Never Give Up

Joan Y. Edwards

Margaret Sutherland

Hello Bob,

Yes, I liked your card and its sentiments. Trees, like most animals, are sensible, live as they are designed to do, and don’t make a fuss about their lives, adapting quietly to whatever life dishes out.

I am still struggling along, trying to clear a path by getting rid of unwanted possessions, and catching up with back logs, including this email inbox. Christmas does bring many good wishes and friendly greetings but also seems to double the usual amount of time needed to stay on top of our electronic lives.

Thanks again for your good wishes, and I wish you whatever you hope for (if anything) in 2018.

I have no plans. A pleasant prospect!

Best wishes,


These lovely people were responding to my new little card. Several others have done so also, but their messages were more private.

May your taproot anchor you to our planet.

May your branches reach the sky.

May your great lateral roots stablise you against the storms of life.

May your being enrich the soil, purify the air, provide bounty for all that lives.

And when you finally pass on to the next stage of your existence, beyond death, may you be a better person, thanks to having lived, this time.

Your friend and fellow traveller,
Bob Rich

Crying Wolff
Australia’s refugee policy
A compassionate view of Trump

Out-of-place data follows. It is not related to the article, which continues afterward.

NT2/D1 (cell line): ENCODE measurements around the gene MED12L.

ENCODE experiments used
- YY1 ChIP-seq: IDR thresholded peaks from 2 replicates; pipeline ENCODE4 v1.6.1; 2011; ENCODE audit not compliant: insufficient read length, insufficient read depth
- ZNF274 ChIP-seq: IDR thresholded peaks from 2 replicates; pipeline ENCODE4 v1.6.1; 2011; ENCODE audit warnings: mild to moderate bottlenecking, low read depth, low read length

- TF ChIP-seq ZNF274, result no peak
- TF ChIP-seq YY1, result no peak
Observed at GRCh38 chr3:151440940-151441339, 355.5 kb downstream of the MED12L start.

Crying Wolff

If you don’t read Michael Wolff’s book Fire and Fury: Inside the Trump White House, then at least read the extract in the New York Times.

This is not optional, but a must-read. It rings true. And it encapsulates the tragedy of our times.

Australia’s refugee policy

What Offshore Detention Costs and What it Buys

  • $739 million will be paid by taxpayers to keep 2,000 refugees on Manus Island and Nauru in the current financial year.
  • An extra $546 million will be paid in grants to PNG government and $25 million will be paid to the Nauruan government.
  • This totals $665,000.00 per refugee in 12 months.
  • Local community members in PNG and Nauru will see little of this money.

    This expenditure ensures 2000 innocent people are unsafe, unfree and malnourished and denied appropriate medical help and live in unsanitary situations without full time water and power.